The photographs used in the book were placed in an illogical order.  It was as if Morley had worn a blindfold and placed the photographs between pages randomly hoping for the best.  For example, on pages 196- 197, Morley wrote about Mrs Elizabeth Raffald (acclaimed creator of the Eccles cake) and her successful cookery book published 1769, but the picture chosen is an image of Fred Perry, who won Wimbledon in 1928. Morley does talk about Fred Perry further in the book but his description starts on page 467.

Morley presented the social and cultural history in a unique way.  Working back from 1976 and finishing in 1515, he presented key dates and events (ranging from births of famous people to inventions and visitations and everything in between).  I really enjoyed this aspect because it meant you could see how things progressed and changed.  It was absolutely fascinating.  However, one thing I found rather confusing to why the dates were chosen and frustrating that he never explains his choice.

Although frustrating to read at times, Morley can write well and has a strangely hypnotic tone.  I found myself repeatedly returning to read the book time and time again.  Unfortunately, I didn’t take away too much away from the book but it was a relaxing read (at times) as it reminded me how complex and exciting the North is.  The book is most suitable for those who are from the Manchester area in the mid-twentieth century, or those who have a vague interest in reading about other people’s lives (if you’re nosey like me).  As a history book, it is not the strongest example but it is a good starting point. Because Morley covers a lot of topics, it can inspire new interests for a whole variety of different people.  All in all, this book is fairly interesting to read and it is quite easy to keep returning back to.  It gains the overall rating of 6/10.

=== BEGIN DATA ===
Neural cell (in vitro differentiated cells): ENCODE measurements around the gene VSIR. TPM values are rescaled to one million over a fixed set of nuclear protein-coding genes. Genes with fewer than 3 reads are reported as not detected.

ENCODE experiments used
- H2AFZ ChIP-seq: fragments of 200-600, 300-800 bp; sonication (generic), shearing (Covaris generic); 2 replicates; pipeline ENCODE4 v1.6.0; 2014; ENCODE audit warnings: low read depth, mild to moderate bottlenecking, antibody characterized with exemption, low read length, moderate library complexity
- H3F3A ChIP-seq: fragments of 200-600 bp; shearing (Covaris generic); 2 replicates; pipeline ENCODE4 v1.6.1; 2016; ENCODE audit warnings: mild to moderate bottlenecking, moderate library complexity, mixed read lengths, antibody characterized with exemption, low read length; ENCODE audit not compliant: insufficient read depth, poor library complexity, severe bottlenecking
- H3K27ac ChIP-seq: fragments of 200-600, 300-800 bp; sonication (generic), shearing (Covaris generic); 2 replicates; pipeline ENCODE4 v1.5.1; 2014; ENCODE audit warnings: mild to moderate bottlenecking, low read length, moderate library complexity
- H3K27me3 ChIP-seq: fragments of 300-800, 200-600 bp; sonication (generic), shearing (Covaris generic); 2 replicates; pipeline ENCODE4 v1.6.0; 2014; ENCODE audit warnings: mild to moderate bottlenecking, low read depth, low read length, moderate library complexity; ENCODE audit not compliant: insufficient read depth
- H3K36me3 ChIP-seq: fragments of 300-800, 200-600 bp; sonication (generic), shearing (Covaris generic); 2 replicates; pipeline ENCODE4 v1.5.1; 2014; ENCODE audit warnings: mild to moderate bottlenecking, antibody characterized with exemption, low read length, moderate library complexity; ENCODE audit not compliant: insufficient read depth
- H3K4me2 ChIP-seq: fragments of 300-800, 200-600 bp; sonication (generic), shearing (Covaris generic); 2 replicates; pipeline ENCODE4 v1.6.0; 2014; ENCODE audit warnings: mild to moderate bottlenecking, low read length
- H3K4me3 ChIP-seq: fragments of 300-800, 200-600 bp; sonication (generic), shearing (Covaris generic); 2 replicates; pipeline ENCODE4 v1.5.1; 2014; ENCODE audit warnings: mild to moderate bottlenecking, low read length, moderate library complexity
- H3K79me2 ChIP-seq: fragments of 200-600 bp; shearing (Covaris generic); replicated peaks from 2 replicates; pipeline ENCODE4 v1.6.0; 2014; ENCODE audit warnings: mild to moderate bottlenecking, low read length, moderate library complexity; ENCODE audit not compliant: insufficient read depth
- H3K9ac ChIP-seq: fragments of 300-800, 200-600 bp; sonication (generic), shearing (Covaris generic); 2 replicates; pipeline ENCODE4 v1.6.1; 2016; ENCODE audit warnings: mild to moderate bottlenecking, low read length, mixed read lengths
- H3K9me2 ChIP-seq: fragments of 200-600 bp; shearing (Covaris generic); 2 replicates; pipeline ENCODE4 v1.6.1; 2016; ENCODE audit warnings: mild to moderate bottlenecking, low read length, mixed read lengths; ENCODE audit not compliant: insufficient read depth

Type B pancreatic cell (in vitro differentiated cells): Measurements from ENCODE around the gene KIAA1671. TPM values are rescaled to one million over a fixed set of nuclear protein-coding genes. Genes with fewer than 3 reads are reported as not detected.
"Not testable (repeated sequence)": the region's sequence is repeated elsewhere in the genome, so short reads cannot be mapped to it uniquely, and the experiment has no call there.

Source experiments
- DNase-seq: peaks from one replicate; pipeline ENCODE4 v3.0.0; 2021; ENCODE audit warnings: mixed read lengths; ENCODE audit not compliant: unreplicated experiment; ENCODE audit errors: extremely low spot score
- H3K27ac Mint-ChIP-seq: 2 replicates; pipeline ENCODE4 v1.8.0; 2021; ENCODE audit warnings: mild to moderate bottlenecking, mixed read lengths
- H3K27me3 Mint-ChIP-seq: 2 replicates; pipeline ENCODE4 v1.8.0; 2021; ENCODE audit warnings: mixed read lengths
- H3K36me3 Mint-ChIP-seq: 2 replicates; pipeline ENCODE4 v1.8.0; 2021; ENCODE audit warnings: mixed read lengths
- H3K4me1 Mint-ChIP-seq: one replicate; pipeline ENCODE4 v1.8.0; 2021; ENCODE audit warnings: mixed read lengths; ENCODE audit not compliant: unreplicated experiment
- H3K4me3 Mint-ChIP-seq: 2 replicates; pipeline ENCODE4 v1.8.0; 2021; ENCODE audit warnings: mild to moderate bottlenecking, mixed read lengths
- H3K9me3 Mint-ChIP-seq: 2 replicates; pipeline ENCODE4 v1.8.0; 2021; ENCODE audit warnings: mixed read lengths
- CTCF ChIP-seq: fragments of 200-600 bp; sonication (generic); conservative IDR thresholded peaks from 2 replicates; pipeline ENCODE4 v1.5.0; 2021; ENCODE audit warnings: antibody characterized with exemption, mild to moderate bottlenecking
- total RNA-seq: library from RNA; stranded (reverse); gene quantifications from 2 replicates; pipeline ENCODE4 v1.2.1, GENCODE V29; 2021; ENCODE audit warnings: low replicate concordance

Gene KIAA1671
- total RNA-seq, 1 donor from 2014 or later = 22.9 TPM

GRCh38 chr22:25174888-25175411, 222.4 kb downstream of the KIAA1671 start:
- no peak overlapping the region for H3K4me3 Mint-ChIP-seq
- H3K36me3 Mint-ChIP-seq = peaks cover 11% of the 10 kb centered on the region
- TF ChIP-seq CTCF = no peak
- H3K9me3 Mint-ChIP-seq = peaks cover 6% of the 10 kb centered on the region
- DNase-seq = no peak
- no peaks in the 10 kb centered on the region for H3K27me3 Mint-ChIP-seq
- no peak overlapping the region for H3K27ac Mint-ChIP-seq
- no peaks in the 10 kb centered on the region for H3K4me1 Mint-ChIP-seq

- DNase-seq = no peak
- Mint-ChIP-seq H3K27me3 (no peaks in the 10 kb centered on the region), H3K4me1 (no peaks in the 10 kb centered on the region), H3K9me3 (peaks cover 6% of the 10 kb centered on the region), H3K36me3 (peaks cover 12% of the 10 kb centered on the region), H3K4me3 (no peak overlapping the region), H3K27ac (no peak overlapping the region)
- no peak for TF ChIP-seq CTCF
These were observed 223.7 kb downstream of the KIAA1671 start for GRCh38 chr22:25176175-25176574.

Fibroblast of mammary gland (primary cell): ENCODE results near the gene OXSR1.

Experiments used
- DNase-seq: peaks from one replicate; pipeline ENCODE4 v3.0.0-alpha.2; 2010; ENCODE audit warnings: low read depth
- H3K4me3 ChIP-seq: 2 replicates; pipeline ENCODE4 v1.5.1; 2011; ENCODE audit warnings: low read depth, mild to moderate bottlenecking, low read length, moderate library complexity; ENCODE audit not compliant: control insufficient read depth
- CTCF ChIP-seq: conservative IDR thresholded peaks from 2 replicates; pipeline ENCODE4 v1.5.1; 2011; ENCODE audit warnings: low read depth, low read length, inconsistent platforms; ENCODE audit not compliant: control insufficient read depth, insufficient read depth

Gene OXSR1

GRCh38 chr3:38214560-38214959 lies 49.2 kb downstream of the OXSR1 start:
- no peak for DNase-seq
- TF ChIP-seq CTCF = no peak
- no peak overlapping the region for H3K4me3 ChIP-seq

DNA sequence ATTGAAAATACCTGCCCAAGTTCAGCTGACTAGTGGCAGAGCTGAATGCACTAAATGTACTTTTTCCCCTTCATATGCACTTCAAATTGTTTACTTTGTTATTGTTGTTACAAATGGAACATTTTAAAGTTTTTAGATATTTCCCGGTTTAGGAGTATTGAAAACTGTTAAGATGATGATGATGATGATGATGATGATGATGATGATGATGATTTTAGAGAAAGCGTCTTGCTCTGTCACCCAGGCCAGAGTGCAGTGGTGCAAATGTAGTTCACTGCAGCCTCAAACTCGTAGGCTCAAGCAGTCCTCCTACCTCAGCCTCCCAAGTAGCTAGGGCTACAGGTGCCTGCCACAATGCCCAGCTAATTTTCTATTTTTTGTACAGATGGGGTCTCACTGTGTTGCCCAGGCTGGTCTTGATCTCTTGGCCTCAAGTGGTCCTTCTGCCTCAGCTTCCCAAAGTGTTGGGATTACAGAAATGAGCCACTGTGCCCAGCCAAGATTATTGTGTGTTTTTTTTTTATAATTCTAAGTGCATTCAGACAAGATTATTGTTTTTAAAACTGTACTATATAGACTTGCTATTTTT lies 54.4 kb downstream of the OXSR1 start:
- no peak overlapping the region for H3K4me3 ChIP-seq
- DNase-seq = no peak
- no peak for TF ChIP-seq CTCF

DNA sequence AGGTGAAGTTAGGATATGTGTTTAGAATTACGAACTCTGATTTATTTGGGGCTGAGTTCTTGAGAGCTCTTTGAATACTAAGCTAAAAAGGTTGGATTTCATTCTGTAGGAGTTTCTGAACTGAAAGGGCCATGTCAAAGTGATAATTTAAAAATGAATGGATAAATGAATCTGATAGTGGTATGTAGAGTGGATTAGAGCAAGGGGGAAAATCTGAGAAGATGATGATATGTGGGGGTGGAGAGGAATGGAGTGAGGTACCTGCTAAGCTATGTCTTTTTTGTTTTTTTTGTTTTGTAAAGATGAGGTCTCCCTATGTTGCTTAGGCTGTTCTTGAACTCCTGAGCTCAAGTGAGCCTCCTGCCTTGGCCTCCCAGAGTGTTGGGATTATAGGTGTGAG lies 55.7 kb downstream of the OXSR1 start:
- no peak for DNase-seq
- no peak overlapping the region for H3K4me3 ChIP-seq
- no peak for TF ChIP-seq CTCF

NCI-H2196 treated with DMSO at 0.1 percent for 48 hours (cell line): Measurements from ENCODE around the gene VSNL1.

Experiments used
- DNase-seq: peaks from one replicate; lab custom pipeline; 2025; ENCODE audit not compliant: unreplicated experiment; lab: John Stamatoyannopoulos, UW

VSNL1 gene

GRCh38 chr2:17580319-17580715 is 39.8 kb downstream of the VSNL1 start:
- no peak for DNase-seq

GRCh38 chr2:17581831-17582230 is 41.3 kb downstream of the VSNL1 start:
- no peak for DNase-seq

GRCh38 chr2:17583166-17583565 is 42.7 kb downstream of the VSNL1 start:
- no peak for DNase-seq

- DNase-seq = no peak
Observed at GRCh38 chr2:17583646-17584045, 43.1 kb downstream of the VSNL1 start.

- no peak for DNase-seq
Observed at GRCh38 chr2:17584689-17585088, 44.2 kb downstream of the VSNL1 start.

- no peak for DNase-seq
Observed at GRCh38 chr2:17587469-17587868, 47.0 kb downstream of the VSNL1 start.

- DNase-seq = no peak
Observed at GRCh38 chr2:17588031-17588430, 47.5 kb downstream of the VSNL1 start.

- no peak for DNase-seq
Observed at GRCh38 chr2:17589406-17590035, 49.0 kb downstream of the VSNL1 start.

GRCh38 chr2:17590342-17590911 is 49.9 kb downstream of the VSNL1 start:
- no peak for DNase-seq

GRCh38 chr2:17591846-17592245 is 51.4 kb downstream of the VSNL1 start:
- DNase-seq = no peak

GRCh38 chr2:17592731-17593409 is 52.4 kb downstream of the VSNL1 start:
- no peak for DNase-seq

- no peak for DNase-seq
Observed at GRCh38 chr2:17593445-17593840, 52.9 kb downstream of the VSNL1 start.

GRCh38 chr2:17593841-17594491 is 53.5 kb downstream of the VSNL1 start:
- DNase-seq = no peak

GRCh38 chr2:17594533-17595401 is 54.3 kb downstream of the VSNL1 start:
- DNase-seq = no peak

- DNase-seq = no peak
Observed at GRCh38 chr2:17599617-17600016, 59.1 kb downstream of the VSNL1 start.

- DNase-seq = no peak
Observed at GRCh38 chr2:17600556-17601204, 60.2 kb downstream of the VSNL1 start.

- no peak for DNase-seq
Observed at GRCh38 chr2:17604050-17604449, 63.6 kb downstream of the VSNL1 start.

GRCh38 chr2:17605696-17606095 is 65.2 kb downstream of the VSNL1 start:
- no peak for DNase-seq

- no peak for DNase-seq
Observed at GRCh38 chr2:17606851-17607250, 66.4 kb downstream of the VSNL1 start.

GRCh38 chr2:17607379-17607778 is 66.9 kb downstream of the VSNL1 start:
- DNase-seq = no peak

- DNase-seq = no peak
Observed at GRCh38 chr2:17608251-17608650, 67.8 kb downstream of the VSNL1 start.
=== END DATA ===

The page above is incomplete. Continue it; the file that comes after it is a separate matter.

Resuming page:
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‘I’m gonna be the big bow-wow’: A Brief History of Crufts

This weekend sees hundreds of thousands of dog-lovers and their precious pooches embark on their own personal pilgrimages to the holiest of all places in the canine world, Crufts, the World’s Largest Dog Show!  Currently in its 126th year, the prestige of Crufts attracts competitors and viewers from all over the world, including royalty.  (Three of Queen Victoria’s dogs won prizes in 1891 when the competition first started!)  With all the hype and excitement to see who will win ‘Best in Show’ on Sunday in the Grand Finale, I thought it would be an excellent opportunity to give a brief history about Crufts, reportedly the greatest place in the world for dog enthusiasts.

Facts and Stats

  • The ‘Best in Show’ category was introduced in 1928.  The first winner was a Greyhound called Primely Spectre.
  • Countess Lorna Howe was the first female owner of the ‘Best in Show’ winner.  She won with a Golden Retriever called Bramshaw Bob.